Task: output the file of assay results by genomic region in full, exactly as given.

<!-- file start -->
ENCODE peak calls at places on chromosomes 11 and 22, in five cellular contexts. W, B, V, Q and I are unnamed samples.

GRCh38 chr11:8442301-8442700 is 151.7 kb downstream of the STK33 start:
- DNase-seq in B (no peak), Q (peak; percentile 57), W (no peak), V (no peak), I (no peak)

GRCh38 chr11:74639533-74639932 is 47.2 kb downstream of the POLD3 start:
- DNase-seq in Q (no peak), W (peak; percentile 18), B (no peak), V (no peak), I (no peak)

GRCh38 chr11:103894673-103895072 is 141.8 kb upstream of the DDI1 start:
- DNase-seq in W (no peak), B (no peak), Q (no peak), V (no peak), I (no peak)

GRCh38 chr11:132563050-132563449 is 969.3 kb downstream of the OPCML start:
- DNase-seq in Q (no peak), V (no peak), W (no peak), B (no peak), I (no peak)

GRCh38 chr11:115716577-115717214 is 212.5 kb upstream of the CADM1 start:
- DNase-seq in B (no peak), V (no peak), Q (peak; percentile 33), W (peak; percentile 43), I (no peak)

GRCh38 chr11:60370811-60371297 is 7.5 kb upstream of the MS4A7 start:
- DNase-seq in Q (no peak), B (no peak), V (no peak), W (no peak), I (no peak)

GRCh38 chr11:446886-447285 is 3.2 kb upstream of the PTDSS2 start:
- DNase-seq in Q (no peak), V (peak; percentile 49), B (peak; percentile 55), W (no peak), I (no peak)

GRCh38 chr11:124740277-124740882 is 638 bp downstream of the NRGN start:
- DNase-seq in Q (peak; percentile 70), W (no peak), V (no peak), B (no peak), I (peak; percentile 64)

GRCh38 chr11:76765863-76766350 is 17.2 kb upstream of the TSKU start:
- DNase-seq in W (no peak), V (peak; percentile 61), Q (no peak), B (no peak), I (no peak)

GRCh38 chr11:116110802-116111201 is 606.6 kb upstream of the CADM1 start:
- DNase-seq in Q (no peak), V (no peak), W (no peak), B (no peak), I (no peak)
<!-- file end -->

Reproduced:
ENCODE peak calls at places on chromosomes 11 and 22, in five cellular contexts. W, B, V, Q and I are unnamed samples.

GRCh38 chr11:8442301-8442700 is 151.7 kb downstream of the STK33 start:
- DNase-seq in B (no peak), Q (peak; percentile 57), W (no peak), V (no peak), I (no peak)

GRCh38 chr11:74639533-74639932 is 47.2 kb downstream of the POLD3 start:
- DNase-seq in Q (no peak), W (peak; percentile 18), B (no peak), V (no peak), I (no peak)

GRCh38 chr11:103894673-103895072 is 141.8 kb upstream of the DDI1 start:
- DNase-seq in W (no peak), B (no peak), Q (no peak), V (no peak), I (no peak)

GRCh38 chr11:132563050-132563449 is 969.3 kb downstream of the OPCML start:
- DNase-seq in Q (no peak), V (no peak), W (no peak), B (no peak), I (no peak)

GRCh38 chr11:115716577-115717214 is 212.5 kb upstream of the CADM1 start:
- DNase-seq in B (no peak), V (no peak), Q (peak; percentile 33), W (peak; percentile 43), I (no peak)

GRCh38 chr11:60370811-60371297 is 7.5 kb upstream of the MS4A7 start:
- DNase-seq in Q (no peak), B (no peak), V (no peak), W (no peak), I (no peak)

GRCh38 chr11:446886-447285 is 3.2 kb upstream of the PTDSS2 start:
- DNase-seq in Q (no peak), V (peak; percentile 49), B (peak; percentile 55), W (no peak), I (no peak)

GRCh38 chr11:124740277-124740882 is 638 bp downstream of the NRGN start:
- DNase-seq in Q (peak; percentile 70), W (no peak), V (no peak), B (no peak), I (peak; percentile 64)

GRCh38 chr11:76765863-76766350 is 17.2 kb upstream of the TSKU start:
- DNase-seq in W (no peak), V (peak; percentile 61), Q (no peak), B (no peak), I (no peak)

GRCh38 chr11:116110802-116111201 is 606.6 kb upstream of the CADM1 start:
- DNase-seq in Q (no peak), V (no peak), W (no peak), B (no peak), I (no peak)